The most "radical" concept of this way of eating is getting rid of grains and legumes. I find this no more radical than claiming we need the majority of our diet from these two groups of "foods." Taking the time to really look at the nutritional "value" of these two groups of foods shows you that they are pretty much a terrible way to get both macros and micros without getting fat.
If you look at the way people ate just 50 years ago, we adhered to a three meals a day model - not six small meals which never sate. Snacking was for children mostly (often two cookies after school) and then those children went out to play before dinner was ready - they didn't sit in front of a screen. 50 years ago, about 10% of the population was overweight. And the foods we ate, were largely wholesome.
Obesity in this country (and as always, we led the pack) started to climb with the proliferation of:
-processed (convenience) foods
-CAFO foods being the majority of what was available to the average consumer (only CAFO chicken was prevalent until about the 1970s)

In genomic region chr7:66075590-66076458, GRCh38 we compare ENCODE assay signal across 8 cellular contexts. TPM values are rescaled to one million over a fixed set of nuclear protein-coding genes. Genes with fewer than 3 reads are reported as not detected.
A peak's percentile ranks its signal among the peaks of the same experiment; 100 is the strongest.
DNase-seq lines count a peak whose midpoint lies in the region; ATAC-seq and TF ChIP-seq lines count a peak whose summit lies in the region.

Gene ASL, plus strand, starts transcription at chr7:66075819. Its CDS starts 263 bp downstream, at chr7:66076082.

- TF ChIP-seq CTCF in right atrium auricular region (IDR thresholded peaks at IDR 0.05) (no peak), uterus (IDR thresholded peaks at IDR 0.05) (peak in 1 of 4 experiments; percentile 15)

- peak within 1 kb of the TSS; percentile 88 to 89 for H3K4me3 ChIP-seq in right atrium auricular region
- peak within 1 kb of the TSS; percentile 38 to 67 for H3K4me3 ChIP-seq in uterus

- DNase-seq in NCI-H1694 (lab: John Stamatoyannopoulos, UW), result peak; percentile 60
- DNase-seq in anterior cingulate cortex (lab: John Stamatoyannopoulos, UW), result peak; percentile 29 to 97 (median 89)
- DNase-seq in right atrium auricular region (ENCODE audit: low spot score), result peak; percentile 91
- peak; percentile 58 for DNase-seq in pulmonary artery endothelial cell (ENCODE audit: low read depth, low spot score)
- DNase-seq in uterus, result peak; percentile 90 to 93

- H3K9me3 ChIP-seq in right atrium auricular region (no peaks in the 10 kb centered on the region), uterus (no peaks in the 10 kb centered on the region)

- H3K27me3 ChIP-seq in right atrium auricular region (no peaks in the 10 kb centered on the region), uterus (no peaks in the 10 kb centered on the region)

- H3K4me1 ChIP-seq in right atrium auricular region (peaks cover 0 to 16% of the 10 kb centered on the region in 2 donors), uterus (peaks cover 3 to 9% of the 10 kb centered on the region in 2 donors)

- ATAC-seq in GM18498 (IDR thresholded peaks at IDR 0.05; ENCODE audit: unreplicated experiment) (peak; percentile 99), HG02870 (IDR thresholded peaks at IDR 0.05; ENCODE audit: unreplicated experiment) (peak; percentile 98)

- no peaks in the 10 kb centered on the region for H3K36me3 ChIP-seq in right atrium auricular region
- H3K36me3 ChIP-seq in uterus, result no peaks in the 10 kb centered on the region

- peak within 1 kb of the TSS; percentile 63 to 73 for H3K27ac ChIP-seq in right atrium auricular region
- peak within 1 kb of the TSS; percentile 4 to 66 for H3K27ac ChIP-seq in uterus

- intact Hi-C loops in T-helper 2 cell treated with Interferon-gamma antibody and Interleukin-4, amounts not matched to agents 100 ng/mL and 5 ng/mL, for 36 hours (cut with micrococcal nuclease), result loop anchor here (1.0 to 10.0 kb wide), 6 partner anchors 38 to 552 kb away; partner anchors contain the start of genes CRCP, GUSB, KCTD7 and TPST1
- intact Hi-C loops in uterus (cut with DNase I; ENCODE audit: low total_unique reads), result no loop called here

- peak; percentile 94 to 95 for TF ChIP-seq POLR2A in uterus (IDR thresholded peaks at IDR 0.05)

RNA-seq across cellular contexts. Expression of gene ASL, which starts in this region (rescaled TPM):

-produce shipped an average of 1500 miles before the consumer gets it (loses nutrients every mile it travels, and some estimates are that the nutrients in veggies that our grandparents ate have decreased by up to 40%)
-HFCS and soy becoming ubiquitous in the food supply.
Add to that, a government that told us fat was bad (the same govt that declared catsup a vegetable back in the mid 70s) and that eating like rabbits was better, and obviously (to me anyway), what's not sustainable to the individual is what we've been doing for the last 30+ years.
Anyway, that's my take on it. For me, this is like moving forward to the past, when food actually fostered health instead of being the cause of disease.
I won't go into the sustainability of farm vs CAFO here, but there's plenty of info if you google. The govt has their side, and the whole foods people have theirs. I encourage you to look at both.